I love spending time in the kitchen, sharing a meal and taking a moment to appreciate the smile on someone’s face while they eat my food. It’s just the best! I firmly believe that some of the most cherished moments in life happen around the dinner table or over a meal and that the value of this should never be underestimated.
I always say that a scrumptious healthy meal and a hug go hand in hand. They both give you that feel-good fuzzy feeling in your tummy, that feeling of belonging and of being loved. Whether cooking for a loved one or for someone less fortunate, I cook with love. There’s nothing better than spending quality time preparing a meal for those dear to me and close to my heart.
Be the difference you want to see in the world, and share the love (in my case, food and cooking) – the world needs more of that!
Where is the best place to start when adopting a healthier eating lifestyle? (buying organic? Cutting out sugar? Cutting out carbs? Fasting?)
I’m a firm believer in going back to basics. Quality over quantity, always. Start reading labels, if you can’t pronounce it why eat it? If you don’t know what the ingredient is how can you be sure what the effect is going to be on your health when you consume it? A Healthy Lifestyle should consist of 70% nutrition, 20% exercise and being active and 10% good quality sleep. Start by becoming more aware of what you are eating, instead of just eating something because it’s convenient or because it is there.
How do you combat the idea that eating healthy is difficult/more time consuming/more expensive? (Is it possible to put a healthy family meal together for under R200 in about an hour?)
I always ask people how badly do you want it, if you want something bad enough you will make the time to invest in your health. Time and effort really go a long way and putting effort into your own meals is an act of self-love and self-care. It all starts with a mindset, if you change the way you look at things, the things you look at change. Start seeing the glass half full instead of half empty and you are already one step in the right direction.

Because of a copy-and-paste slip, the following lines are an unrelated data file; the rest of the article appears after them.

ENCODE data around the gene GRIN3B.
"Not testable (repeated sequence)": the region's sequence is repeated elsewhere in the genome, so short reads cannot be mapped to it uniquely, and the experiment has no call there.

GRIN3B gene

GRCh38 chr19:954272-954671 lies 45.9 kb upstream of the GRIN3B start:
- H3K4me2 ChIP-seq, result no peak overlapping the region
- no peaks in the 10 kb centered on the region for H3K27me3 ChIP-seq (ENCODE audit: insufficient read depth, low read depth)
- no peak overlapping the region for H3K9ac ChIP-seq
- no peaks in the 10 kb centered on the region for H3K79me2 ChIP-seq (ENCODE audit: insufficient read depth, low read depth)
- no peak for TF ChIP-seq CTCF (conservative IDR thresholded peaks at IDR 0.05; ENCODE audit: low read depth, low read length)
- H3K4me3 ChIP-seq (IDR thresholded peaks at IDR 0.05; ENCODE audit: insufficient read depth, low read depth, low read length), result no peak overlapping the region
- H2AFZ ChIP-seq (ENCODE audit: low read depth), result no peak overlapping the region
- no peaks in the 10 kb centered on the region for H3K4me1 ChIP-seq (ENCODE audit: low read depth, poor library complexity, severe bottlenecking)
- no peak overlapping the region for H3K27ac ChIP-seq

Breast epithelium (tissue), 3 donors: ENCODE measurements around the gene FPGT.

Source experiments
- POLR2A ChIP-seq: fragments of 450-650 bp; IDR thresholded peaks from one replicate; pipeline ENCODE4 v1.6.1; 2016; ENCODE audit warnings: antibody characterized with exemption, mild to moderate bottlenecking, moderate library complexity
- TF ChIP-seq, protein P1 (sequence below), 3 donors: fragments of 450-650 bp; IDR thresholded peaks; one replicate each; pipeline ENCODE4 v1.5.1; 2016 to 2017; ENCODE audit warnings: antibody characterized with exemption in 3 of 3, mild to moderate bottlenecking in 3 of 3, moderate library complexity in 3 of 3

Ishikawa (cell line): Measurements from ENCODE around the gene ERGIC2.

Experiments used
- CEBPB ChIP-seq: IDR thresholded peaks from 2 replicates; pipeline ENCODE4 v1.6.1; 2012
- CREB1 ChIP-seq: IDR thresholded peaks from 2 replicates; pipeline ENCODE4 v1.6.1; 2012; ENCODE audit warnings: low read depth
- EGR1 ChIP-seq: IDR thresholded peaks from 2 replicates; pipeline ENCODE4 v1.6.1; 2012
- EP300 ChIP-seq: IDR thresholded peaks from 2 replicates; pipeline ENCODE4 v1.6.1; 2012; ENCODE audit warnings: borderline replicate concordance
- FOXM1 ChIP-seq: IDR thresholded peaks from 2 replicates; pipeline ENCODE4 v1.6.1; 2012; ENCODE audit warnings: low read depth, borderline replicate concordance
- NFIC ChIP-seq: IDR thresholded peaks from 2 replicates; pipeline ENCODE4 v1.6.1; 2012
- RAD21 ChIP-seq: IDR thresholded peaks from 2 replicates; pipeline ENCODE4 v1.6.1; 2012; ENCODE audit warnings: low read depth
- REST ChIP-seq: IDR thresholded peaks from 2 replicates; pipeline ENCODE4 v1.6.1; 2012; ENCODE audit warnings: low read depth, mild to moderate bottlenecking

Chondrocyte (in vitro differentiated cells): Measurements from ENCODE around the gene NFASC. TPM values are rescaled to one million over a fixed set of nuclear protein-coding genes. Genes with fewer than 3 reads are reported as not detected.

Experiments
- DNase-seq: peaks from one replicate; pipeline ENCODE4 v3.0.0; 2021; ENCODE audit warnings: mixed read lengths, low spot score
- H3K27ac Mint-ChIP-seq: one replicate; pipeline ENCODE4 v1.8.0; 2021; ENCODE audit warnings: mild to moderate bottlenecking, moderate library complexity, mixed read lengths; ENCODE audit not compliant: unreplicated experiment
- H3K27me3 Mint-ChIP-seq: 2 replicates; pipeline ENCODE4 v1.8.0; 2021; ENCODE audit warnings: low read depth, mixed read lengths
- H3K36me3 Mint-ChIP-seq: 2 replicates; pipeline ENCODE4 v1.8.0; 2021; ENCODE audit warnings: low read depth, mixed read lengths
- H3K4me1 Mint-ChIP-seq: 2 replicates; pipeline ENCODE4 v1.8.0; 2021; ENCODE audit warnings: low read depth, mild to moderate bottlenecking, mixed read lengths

One can most certainly put lots of healthy meals together for a family under R200! Start getting creative with the right ingredients and your end results with always ending up being a healthy masterpiece!
Almonds – Whether in the form of milk, flour, butter or flakes, almonds are packed with nutritional benefits. They boost the immune system, help repair damaged skin, help prevent cancer, reduce the risk of osteoporosis and have alkalising properties. They are also a source of vitamin E, magnesium and high-quality protein.
What is the purpose of adding salt while cooking? This is to enhance flavour, right? So why not start by using good-quality salt to do the job? Choosing sundried and unrefined salt with no additives will bring out the best in your food in the healthiest way possible.
Salt needs sweet and vice versa to enhance taste and flavour. So, when you add sweetness, choose a sweetness that has a healing effect on your body and health. Raw honey is antiviral and antifungal and contains powerful antioxidants. It helps ward off allergies, stabilise blood pressure and balance blood sugar levels. It also boosts the immune system and promotes digestive health.
We all have our reasons why we prefer certain oils, but without a doubt, my oil base of choice is olive oil, specifically for its amazing health benefits. Olive oil helps reduce inflammation and prevent osteoporosis and is essential for bone health because it assists in the absorption of calcium and the mineralisation of bones, all of which are qualities I look for in a product, given my hip dysplasia and related joint pain.
Onions are a natural antibiotic and antiseptic, so are a big YES, especially in winter. They purify the blood, regulate blood sugar levels and improve digestion. They are also anti-inflammatory. In addition to fresh onions, you will find dried onion powder and flakes in my pantry.
For delicious recipes and healthy meal inspiration, buy Izelle’s cookbook, “Mindful Eating” or follow her on Instagram @izellehoffman.